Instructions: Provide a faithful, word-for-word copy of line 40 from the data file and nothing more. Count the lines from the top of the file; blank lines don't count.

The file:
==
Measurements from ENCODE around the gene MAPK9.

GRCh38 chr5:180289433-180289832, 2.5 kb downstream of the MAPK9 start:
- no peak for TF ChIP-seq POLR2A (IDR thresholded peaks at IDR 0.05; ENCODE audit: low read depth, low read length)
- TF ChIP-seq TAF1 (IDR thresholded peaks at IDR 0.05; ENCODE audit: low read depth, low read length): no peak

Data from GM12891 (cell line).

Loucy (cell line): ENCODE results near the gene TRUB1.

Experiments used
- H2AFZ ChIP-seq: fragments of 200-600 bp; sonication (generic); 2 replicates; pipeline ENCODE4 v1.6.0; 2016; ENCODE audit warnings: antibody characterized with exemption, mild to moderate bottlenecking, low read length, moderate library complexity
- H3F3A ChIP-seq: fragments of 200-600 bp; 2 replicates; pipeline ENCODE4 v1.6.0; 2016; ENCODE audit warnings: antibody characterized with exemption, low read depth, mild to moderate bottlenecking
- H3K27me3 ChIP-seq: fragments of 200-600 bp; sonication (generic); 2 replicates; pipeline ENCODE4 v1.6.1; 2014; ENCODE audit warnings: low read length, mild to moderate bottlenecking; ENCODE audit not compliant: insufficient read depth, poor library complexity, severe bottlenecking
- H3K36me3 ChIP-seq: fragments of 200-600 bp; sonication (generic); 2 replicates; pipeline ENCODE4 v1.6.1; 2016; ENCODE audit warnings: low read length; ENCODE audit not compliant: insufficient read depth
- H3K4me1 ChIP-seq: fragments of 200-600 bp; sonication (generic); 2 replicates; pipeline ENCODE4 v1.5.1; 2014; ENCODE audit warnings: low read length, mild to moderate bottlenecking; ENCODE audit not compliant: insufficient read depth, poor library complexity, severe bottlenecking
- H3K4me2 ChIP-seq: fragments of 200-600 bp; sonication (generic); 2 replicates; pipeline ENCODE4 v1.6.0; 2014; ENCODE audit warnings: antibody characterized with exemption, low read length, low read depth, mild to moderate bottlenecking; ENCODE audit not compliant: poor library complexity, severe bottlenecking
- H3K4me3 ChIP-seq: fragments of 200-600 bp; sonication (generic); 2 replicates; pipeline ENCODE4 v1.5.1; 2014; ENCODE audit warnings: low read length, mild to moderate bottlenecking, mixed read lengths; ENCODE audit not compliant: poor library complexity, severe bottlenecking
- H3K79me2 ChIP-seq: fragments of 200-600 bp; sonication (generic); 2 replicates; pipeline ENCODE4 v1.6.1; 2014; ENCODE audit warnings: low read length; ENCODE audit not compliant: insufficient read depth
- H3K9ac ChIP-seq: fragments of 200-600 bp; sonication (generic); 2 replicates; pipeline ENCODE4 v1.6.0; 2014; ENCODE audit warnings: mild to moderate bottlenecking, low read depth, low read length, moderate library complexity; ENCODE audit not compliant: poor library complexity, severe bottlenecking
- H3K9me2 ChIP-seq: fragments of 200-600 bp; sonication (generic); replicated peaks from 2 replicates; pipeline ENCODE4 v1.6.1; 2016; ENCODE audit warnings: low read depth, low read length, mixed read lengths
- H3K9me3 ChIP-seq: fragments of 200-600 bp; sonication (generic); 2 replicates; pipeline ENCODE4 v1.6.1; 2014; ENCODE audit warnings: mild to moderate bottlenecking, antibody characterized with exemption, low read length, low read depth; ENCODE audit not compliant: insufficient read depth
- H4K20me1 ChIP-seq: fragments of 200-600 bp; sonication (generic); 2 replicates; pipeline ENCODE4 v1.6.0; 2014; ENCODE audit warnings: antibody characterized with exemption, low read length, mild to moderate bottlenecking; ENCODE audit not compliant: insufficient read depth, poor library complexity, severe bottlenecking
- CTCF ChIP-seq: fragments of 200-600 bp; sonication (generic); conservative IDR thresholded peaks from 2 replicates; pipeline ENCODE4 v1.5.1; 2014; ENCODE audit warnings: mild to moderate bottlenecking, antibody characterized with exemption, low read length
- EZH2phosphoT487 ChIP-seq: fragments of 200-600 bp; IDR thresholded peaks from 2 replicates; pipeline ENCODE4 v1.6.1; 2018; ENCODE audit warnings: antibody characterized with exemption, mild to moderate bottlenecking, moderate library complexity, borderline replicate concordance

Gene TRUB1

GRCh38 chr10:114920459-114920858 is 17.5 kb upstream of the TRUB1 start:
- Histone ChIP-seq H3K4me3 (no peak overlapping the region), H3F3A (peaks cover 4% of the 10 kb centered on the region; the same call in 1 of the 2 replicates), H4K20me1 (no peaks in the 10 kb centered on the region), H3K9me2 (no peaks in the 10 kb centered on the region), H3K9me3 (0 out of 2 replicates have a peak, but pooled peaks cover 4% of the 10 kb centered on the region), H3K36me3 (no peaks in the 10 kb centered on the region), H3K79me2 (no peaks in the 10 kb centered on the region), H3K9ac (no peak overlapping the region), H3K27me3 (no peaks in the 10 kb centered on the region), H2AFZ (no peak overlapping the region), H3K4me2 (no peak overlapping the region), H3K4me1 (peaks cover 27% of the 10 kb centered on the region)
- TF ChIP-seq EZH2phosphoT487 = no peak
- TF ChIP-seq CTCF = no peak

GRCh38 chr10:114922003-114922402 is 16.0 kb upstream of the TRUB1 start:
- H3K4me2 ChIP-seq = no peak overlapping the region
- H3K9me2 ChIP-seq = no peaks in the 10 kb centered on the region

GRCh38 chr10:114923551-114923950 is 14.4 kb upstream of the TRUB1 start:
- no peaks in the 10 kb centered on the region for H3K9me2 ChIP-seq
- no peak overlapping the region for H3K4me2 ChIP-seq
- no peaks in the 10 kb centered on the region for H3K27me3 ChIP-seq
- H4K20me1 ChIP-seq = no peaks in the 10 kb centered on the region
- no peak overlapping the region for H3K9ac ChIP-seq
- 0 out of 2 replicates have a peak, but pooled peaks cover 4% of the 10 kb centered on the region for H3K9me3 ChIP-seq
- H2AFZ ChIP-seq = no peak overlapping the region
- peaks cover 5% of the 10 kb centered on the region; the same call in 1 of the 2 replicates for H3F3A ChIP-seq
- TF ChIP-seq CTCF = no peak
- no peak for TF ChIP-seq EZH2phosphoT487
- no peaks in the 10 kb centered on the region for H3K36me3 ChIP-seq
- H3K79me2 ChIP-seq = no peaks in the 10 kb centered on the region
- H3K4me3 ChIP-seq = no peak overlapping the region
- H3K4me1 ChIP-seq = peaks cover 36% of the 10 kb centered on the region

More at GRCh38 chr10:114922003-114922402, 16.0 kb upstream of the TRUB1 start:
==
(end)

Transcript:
- no peak for TF ChIP-seq EZH2phosphoT487